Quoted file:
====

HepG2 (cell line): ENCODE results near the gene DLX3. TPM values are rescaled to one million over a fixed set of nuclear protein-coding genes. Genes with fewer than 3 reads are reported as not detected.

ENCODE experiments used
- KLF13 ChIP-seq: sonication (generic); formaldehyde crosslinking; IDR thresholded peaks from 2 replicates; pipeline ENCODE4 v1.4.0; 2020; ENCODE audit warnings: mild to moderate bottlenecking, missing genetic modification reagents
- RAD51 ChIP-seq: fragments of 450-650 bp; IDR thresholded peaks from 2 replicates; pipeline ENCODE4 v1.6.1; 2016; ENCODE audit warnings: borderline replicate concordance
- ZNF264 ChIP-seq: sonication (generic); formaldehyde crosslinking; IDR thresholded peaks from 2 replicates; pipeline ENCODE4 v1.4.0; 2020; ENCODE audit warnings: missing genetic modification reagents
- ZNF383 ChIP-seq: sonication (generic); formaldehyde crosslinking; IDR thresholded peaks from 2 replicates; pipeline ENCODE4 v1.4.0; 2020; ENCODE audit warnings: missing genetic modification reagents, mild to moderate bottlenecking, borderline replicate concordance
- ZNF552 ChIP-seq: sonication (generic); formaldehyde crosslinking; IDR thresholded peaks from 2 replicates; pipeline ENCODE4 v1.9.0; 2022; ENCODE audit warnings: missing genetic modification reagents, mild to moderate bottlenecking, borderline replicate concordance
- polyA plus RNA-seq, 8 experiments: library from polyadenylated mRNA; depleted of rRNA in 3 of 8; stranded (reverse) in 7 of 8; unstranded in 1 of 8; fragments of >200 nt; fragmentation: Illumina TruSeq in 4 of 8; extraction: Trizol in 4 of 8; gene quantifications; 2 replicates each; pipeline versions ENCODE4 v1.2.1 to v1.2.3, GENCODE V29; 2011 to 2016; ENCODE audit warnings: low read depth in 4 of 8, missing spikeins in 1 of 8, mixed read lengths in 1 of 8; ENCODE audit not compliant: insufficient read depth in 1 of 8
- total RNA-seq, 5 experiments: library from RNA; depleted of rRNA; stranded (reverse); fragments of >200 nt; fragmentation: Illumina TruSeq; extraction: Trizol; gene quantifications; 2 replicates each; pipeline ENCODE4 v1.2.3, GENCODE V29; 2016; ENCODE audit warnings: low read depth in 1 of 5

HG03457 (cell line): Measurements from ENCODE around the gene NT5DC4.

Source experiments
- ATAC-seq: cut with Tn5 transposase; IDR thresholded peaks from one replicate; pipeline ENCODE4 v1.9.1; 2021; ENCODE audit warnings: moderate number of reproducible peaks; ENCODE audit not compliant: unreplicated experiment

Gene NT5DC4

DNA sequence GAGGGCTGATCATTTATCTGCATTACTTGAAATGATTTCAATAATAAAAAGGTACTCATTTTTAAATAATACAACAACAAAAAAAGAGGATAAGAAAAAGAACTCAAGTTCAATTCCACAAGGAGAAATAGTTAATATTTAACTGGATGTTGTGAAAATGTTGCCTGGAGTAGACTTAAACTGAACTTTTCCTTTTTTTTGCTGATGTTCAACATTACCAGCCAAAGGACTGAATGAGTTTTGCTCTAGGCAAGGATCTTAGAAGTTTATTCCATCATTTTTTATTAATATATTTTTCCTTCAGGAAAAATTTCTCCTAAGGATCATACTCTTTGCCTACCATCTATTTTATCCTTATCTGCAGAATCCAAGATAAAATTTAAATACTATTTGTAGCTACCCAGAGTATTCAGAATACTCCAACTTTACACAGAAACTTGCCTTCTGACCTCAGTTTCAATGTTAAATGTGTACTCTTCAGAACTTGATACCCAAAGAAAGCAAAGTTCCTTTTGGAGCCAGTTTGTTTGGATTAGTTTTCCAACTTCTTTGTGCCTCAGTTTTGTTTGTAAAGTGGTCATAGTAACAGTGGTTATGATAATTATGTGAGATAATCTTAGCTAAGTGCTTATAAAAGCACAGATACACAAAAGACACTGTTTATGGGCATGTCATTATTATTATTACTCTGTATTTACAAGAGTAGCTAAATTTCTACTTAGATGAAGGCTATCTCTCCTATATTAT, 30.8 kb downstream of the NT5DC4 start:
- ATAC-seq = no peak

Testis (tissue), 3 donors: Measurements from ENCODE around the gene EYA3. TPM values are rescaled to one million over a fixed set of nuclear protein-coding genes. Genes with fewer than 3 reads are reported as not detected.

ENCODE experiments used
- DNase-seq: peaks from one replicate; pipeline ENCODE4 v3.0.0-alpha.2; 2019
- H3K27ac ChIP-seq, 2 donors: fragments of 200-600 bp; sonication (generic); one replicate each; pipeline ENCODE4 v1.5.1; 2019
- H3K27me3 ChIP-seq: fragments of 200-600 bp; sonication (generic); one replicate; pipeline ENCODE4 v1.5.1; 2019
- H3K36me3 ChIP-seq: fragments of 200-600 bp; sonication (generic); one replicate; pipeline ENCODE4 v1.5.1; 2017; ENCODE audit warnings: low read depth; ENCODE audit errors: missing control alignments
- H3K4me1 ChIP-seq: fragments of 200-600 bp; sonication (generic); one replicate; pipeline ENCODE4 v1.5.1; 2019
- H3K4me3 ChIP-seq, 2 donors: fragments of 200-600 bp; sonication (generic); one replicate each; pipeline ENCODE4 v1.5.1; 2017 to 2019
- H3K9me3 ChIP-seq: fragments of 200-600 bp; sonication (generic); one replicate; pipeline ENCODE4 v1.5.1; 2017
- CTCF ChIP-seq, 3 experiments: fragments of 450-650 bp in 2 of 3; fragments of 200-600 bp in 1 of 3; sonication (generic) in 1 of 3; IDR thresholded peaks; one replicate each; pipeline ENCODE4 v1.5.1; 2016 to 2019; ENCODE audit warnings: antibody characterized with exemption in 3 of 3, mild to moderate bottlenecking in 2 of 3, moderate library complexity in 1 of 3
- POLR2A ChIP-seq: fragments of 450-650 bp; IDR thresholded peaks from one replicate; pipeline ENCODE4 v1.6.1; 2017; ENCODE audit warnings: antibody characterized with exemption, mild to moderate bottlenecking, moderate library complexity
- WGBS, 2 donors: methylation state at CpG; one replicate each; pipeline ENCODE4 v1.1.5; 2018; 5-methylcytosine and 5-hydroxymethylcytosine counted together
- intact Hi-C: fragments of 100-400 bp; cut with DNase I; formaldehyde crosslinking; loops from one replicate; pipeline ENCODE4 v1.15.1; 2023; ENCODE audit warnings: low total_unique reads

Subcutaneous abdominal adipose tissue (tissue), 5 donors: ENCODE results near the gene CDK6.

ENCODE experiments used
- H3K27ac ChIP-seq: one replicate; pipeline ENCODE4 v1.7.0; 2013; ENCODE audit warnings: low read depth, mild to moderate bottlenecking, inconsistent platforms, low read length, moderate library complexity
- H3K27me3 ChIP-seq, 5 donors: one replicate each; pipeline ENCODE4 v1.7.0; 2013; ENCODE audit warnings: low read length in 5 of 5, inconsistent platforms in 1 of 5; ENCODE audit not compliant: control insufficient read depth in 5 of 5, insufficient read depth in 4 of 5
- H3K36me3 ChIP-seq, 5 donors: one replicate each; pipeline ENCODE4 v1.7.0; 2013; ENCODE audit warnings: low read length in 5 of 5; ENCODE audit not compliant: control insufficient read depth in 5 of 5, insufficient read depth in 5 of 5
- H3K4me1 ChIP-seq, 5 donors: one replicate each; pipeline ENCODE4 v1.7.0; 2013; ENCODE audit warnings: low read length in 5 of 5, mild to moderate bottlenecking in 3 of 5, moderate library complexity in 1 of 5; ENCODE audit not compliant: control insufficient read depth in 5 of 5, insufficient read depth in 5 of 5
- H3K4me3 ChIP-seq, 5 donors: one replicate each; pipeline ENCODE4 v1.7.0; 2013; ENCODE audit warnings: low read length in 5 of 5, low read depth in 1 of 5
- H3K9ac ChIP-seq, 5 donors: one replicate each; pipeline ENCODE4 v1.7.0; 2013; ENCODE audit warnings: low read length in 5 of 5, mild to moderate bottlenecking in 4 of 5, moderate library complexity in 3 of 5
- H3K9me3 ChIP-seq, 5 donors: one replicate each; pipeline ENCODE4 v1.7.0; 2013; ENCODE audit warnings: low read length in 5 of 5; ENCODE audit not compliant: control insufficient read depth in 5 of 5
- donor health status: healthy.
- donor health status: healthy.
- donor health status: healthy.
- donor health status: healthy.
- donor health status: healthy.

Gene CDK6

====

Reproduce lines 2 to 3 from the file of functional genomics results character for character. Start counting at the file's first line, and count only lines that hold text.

ENCODE experiments used
- KLF13 ChIP-seq: sonication (generic); formaldehyde crosslinking; IDR thresholded peaks from 2 replicates; pipeline ENCODE4 v1.4.0; 2020; ENCODE audit warnings: mild to moderate bottlenecking, missing genetic modification reagents